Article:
The Penn Relays at Franklin field at the University of Pennsylvania, one can call the equivalent of Reggae Sunsplash, or Usain Bolt and Jamaicans at the Olympics, or the bi annual World Athletic Championships, truth be told it feels more like Jamaica’s annual ISSA Boys and Girls Champs Kingston, Jamaica which, by the way was inaugurated in 1910. The Penn Relays festival has become, “the world’s largest relay carnival” according to the UPEN organizers, America’s largest amateur track meet. But was this venerable Franklin Field event always this way? No, it wasn’t.
When the first staging of the event took place in 1895 which was designed to stoke flagging student interest in track and field, it drew 5,000 spectators, the largest audience for a track meet in Philadelphia up to that time. Today the Penn Relays boasts athletes from 11 foreign countries, elite athletes from universities and colleges and professional athletes. There are 985 US high schools represented by thousands of high school athletes from 38 states across America and the Caribbean. The 3 days event crowd attendance draws more than 100,000. Add food from the Jamaica, fun, and a sea of Black Gold and Green Jamaican flags plus souvenir stands this three day carnival celebration of track and fields has made Penn Relays become one of the most exciting and important international track and field event.
The Jamaican high school student athletes’ first participation in the Penn Relays events dates back to 1964. When small number of Jamaican athletes and their Diaspora supporters brought with them and a competitive drive to match and beat their better trained American counter parts and the excitement of their patriotic Jamaican celebratory spirit.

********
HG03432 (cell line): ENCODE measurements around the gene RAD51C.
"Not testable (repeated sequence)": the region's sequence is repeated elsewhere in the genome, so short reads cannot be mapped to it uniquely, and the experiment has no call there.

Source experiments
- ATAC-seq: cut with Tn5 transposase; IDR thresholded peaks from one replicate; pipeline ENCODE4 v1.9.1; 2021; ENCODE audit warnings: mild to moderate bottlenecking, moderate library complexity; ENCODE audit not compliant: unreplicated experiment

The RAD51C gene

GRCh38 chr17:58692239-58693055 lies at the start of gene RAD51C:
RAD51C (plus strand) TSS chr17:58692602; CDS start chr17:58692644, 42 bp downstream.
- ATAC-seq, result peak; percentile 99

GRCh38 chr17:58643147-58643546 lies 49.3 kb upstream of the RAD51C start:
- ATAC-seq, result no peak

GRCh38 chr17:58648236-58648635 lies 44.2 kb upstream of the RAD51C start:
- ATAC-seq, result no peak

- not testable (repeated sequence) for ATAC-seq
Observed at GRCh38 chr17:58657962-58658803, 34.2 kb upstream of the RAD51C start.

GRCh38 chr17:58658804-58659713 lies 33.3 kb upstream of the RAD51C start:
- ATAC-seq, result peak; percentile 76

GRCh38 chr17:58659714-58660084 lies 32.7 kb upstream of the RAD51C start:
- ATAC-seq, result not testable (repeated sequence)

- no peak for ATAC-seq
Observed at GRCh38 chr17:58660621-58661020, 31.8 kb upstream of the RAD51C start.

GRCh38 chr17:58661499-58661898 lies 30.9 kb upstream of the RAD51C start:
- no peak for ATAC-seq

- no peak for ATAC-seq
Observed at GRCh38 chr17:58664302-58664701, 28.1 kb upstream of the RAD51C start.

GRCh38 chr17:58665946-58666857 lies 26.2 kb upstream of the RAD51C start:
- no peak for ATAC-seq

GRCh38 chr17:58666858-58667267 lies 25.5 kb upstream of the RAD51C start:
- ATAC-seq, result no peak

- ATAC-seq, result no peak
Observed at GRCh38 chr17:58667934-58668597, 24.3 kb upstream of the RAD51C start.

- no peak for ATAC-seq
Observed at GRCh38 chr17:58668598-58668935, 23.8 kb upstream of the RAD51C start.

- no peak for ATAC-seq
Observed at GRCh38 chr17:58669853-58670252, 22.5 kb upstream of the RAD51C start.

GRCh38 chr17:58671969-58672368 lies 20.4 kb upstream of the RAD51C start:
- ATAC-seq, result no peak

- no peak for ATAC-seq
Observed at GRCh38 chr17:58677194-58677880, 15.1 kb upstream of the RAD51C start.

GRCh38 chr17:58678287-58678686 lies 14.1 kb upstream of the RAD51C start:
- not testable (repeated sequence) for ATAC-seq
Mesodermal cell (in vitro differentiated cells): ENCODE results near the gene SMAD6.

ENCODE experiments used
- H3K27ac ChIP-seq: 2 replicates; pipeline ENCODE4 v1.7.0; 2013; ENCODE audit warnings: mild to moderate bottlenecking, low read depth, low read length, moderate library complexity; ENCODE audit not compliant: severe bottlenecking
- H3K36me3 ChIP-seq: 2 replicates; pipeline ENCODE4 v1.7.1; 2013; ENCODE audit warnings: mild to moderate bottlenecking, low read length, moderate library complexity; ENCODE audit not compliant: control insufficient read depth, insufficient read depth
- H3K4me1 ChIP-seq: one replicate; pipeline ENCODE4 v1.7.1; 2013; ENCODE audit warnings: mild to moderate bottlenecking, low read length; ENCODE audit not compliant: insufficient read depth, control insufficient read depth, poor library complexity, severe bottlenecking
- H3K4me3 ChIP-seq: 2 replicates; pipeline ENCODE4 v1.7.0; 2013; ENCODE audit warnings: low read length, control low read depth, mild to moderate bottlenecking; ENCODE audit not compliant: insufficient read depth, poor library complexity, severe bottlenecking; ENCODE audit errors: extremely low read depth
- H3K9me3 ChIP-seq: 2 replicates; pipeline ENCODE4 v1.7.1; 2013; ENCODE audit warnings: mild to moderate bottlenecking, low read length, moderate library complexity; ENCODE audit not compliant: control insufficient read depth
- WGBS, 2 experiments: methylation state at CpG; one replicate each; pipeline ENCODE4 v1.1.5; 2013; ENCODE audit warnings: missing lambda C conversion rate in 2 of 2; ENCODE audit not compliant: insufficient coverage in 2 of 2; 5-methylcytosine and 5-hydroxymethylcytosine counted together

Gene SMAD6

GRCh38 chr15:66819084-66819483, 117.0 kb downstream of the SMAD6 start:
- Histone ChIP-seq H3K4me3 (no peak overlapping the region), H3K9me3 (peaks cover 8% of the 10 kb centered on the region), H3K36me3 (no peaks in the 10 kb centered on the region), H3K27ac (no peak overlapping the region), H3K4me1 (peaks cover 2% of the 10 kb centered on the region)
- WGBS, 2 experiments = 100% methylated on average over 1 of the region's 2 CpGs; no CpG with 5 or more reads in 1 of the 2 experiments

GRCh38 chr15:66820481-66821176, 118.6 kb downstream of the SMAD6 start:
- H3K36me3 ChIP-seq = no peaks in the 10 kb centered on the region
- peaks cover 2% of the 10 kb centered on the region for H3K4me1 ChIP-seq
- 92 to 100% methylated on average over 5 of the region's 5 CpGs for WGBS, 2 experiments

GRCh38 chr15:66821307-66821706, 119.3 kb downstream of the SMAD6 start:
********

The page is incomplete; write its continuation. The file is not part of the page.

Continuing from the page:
The presence of Jamaicans and their athletes at Penn relays, which serves as one of the largest gathering of the Caribbean community, accounts for the major transformation of the 3 day event. Today Jamaicans religiously attend ‘Penns’ by the thousands. Since 1964 approximately 25 to 35% of patrons, attending the meet are of Jamaican descent, many live in the Diaspora,
The Jamaican teams are always competitive creating exciting rivalries with U.S. athletes. The annual highlight is Jamaica-US showdowns in the 100 and 200 men and women meters sprints, the relays (4×100 and 4×400). The international relays with Olympic athletes are called, “USA vs. the World.” The college and high school finals are called, “Championship of America.”
The impact of Jamaican track and field athletes at Pen relays is demonstrated on many levels. The estimated 49,000 Jamaican fans that attended the 2012 staging of the Penn Relays included Jamaican Prime Minister; Portia Simpson-Miller. The PM presented the president of the University of Pennsylvania, Dr Amy Guttmann, with a Jamaican flag as part of Jamaica’s 50th year of Independence celebration. Meet officials announced that in 2013 the Jamaica’s flag will permanently fly above the University of Pennsylvania’s Franklin Field with other official banners. The PM described the gesture as “a great tribute to the country, our athletes and Jamaicans the world over.” Dr.Gutmann recognized the impact Jamaicans have had on the high caliber of Penn Relays and acknowledged that Jamaica’s participation… has greatly influenced the yearly attendance.